On Monday, Reps. Andy Biggs (R-Ariz.) and Paul A. Gosar (R-Ariz.) joined Reps. Matt Gaetz ­(R-Fla.) and Marjorie Taylor Greene (R-Ga.) in signing a letter defending the audit to the Justice Department, which had previously questioned whether the process complies with federal law that requires the preservation of ballots for 22 months after an election.

“In a constitutional republic, the most important thing you can do is make sure the integrity of our election system is protected, free, transparent, and open. That is what is taking place today,” the lawmakers wrote.

A Justice Department spokeswoman did not respond to a request for comment.

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A spokesman for the audit has said the contractors have counted about 500,000 ballots so far. They were forced to pause this week because local high schools have rented the coliseum for graduation ceremonies. The companies packed up the ballots and trucked them to an off-site storage facility and have said they plan to start again next week.

Before the pause, Fann said in a letter last week that Cyber Ninjas had identified what she described as serious security concerns.

Among the claims: that county officials had deleted files from a server before turning it over to the Senate for review and that the number of ballots in some batches examined by the company did not match the number designated on accompanying paperwork.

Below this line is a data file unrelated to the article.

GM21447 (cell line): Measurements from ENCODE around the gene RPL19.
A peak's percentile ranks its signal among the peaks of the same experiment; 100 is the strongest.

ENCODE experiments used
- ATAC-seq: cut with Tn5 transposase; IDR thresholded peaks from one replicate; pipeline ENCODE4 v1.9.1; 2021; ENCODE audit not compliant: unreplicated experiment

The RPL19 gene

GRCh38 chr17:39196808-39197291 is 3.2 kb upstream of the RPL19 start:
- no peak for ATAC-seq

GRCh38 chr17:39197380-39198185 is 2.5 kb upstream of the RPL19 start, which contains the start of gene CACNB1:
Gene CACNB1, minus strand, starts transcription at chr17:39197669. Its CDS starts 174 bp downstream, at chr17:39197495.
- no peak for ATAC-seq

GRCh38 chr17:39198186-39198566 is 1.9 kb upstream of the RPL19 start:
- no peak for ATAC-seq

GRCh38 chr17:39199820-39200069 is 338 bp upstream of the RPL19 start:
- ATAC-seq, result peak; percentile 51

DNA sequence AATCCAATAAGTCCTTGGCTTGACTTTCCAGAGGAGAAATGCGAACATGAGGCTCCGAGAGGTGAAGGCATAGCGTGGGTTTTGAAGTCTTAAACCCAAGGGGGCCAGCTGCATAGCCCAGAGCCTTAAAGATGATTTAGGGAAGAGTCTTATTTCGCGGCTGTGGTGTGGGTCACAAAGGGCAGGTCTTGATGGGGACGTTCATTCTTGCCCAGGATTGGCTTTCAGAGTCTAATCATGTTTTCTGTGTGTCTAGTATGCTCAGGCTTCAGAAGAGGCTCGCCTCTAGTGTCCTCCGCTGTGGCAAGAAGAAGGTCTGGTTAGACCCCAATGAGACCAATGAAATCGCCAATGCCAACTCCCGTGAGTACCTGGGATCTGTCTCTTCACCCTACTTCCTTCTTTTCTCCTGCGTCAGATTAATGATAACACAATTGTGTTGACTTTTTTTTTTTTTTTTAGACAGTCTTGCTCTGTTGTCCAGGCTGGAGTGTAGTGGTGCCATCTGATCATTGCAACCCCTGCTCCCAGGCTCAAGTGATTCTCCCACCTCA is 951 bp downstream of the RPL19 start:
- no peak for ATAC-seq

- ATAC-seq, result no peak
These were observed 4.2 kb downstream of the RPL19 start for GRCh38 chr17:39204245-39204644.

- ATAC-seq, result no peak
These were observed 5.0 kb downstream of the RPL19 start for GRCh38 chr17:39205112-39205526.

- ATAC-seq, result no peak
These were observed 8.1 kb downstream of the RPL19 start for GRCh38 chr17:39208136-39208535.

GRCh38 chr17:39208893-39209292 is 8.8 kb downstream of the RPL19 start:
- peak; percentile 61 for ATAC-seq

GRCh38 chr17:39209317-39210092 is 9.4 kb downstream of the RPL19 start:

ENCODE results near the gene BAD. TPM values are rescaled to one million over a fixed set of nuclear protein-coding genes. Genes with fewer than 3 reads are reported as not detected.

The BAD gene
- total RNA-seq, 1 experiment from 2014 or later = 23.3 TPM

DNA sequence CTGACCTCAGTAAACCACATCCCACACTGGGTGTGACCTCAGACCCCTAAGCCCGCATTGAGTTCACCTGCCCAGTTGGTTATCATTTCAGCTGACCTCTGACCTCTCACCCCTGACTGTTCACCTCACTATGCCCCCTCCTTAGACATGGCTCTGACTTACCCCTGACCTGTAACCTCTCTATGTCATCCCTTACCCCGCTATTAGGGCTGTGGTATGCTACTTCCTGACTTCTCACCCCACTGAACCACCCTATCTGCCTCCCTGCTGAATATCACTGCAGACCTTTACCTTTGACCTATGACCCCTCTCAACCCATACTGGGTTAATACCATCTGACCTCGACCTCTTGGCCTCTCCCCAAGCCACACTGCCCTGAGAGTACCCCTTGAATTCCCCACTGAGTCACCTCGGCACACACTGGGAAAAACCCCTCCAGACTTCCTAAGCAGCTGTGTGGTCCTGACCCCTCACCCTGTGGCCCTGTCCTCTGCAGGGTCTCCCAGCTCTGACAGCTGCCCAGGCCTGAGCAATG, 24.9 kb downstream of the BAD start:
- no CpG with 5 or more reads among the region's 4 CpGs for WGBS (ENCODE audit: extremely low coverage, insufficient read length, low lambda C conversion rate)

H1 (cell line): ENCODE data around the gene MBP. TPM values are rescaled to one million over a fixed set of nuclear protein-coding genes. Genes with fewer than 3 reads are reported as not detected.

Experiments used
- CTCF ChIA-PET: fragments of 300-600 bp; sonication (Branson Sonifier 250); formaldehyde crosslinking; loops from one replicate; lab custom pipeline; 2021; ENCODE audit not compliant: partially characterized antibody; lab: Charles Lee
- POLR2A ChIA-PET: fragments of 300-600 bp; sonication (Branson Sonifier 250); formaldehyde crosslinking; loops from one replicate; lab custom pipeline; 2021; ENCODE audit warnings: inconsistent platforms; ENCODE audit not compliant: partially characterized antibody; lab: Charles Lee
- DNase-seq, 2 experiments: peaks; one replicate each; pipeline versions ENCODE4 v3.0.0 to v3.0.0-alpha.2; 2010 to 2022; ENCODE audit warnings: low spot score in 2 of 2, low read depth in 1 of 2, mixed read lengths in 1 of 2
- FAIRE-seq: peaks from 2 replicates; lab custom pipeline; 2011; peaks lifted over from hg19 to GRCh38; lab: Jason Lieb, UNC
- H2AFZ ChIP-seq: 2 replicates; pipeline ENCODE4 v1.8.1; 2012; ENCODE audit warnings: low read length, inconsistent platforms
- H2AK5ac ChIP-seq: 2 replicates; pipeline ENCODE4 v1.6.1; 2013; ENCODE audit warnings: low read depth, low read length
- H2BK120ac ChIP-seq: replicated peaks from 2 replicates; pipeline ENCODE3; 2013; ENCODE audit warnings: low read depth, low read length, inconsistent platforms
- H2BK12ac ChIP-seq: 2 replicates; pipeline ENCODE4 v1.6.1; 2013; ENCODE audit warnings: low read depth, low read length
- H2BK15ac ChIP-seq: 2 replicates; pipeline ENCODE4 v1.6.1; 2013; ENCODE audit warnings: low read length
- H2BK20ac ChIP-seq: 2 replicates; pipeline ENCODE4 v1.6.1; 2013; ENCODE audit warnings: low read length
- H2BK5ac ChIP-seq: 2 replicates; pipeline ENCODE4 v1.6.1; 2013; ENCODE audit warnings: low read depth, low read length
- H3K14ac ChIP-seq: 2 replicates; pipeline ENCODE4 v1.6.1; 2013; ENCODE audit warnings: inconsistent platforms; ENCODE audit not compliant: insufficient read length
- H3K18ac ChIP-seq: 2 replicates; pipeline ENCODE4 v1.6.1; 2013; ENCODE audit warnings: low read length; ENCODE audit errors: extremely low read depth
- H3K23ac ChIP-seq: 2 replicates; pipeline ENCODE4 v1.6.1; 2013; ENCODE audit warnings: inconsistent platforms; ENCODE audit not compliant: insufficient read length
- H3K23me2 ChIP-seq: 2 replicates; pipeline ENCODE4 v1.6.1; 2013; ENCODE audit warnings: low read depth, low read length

A Twitter account associated with the audit went further, claiming that the officials had deleted files just before handing over material to the Senate and caused “spoliation of evidence” — a potentially criminal act.

Trump seized on that and took it even further, writing in a statement Saturday that the “entire Database of Maricopa County as been DELETED!” and adding: “This is illegal.”

Much of the county’s 13-page letter — and an accompanying 17-page technical memo — was devoted to disputing those claims.

The officials said that the county did not delete any files and that a single screenshot released by the contractors to substantiate the claim provided no evidence of doing so. Instead, they wrote that it appeared that the contractor had failed to properly search and locate the files from a copy they had made of the server’s contents.

“Every file the Senate has asked for is there. No files from the 2020 election have been deleted,” County Recorder Stephen Richer said at Monday’s public meeting.

Other claims, too, the county officials said, appeared rooted in a failure to understand procedures involved in running an election.

Richer, a Republican, defeated a Democratic opponent in November to win election to the county office that helps run elections. He noted he could have gone along with complaints about the vote and pinned them on his now-defeated opponent.

But he said he believes that the allegations had no merit and were instead maligning county officials who had run a fair election and done nothing wrong.

“We all have our limits,” he said.